Ted Hughes wrote his verse form ‘The Wind ‘ in 1966, like many of his plants it is a verse form mostly focussed on nature. In peculiar, this verse form represents the force in the natural universe and leaves the reader experiencing slightly disturbed by its imagination and the significance that it may connote. In ‘The Wind ‘ Ted Hughes is depicting a storm, through the strength of the imagination that he creates, he gives a sense that the conditions is alive and hence the storm has a personality of its ain. There is a big contrast between the conditions and the people sheltering in the house in ‘The Wind ‘ , this contrast passes the possibly larger message that Hughes is seeking to portray. The people seem defenseless and little in comparing to the force of ‘The Wind ‘ and moreover the natural universe. That being said, ‘The Wind ‘ is centrally a verse form about relationships ; the relationship between people and the natural universe.
The verse form begins with the upseting metaphor “ This house has been far out at sea all dark ” , giving the feeling that the house is like a boat lost at sea. After the initial storm, the feeling of devastation continues “ Rang like some all right green goblet ” this instantly gives the feeling that the storm is alive, and leaves the reader visualizing it as monstrous. The people “ Now deep in chairs ” appear delicate in comparing to this force and “ clasp ” their Black Marias conveying the image that they are frightened of the natural universe. Furthermore, the metaphors depicting “ The forests crashing through darkness, the booming hills ” gives the thought that even the house has been attacked all dark, as if by powerful moving ridges of this metaphorical sea on which it is forcefully being sailed through. The personification on “ The forests crashing ” and “ air currents stampeding ” besides continues the imagination that the forests and air currents are alive and have a personality. The later, “ That any 2nd would shatter it ” portrays the thought that the house is threatened by nature, and hence the people can non support themselves from its powerful force. This thought is further enforced by the people “ seeing the window tremble to come in ” in the sense that the house wants to give up to the storm, and hence the nature is a force far more powerful than worlds, this sets the image of the air current being like a elephantine in comparing to the people.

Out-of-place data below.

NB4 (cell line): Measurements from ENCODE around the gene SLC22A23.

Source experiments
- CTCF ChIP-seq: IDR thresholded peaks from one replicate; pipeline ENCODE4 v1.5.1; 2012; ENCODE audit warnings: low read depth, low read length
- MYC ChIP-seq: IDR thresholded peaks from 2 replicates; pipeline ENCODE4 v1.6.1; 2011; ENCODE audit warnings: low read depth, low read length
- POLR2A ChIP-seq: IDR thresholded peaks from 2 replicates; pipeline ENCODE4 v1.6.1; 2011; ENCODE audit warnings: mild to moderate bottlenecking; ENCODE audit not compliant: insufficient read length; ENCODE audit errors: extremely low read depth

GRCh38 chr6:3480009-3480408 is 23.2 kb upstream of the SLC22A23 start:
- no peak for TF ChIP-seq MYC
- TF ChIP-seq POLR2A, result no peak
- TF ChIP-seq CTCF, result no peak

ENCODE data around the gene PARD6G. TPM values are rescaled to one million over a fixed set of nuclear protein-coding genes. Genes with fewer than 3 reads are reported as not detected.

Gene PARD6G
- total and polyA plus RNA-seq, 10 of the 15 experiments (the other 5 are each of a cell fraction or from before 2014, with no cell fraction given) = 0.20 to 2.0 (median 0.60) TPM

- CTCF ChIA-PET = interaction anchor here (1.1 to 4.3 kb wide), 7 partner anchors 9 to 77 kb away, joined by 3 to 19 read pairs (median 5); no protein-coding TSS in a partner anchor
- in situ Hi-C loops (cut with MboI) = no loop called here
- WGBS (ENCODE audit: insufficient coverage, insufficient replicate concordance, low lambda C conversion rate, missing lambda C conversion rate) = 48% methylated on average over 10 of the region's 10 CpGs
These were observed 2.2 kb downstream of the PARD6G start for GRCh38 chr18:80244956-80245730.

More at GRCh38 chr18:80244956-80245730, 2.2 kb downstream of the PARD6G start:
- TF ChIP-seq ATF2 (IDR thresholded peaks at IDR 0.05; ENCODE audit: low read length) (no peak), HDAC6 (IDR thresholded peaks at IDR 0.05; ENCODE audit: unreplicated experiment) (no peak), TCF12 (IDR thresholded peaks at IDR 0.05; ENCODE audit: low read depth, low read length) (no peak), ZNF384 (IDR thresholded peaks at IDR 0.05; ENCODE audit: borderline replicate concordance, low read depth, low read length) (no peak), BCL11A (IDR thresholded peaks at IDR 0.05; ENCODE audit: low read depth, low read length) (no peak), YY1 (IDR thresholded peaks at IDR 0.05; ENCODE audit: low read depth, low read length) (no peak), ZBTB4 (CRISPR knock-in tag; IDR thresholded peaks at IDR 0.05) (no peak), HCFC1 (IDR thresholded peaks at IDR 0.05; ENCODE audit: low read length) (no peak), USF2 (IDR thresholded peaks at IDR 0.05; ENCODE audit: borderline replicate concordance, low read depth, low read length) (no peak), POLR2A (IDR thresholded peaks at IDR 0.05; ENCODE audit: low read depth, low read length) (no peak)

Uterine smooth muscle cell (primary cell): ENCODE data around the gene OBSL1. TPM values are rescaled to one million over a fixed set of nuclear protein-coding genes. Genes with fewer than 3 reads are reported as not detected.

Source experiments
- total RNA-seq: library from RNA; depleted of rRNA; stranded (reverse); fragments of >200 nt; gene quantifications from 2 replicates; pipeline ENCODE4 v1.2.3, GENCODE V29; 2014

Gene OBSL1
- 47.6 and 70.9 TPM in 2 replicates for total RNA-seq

Furthermore, the upseting imagination becomes more evident when even the morning does non convey peace and the storm continues “ Till twenty-four hours rose ” . Personification on the word “ rose ” here besides gives the feeling that nature is alive, as though it is acquiring out of bed. The farther usage of initial rhyme of “ air current wielded ” echoes the sound of the air current, and the simile of it “ Flexing like the lens of a huffy oculus ” carries on the go oning personification that air current has a personality ; the air current is wild as though it is huffy. The thought of the air current being angry is once more highlighted “ Through the brunt air current that dented ” , giving the image that it is a menace to the storyteller and could destruct them. Even the hills are no lucifer for the air current as “ The collapsible shelter of the hills drummed and strained its guyrope ” , this description of the hills being like a collapsible shelter makes them look weak, holding the possible to be blown off by the strength of this storm. Hughes continues to body the milieus with “ The Fieldss quaking, the skyline a face ” , doing a stronger sense of fright as if the air current is a monster in which the universe can non take on. The on-going thought that the air current is alive is extended one time once more when “ The air current flung a magpie off ” doing the imagination go more distressing, in the sense that the air current deliberately threw the bird and therefore its personality becomes even more evil.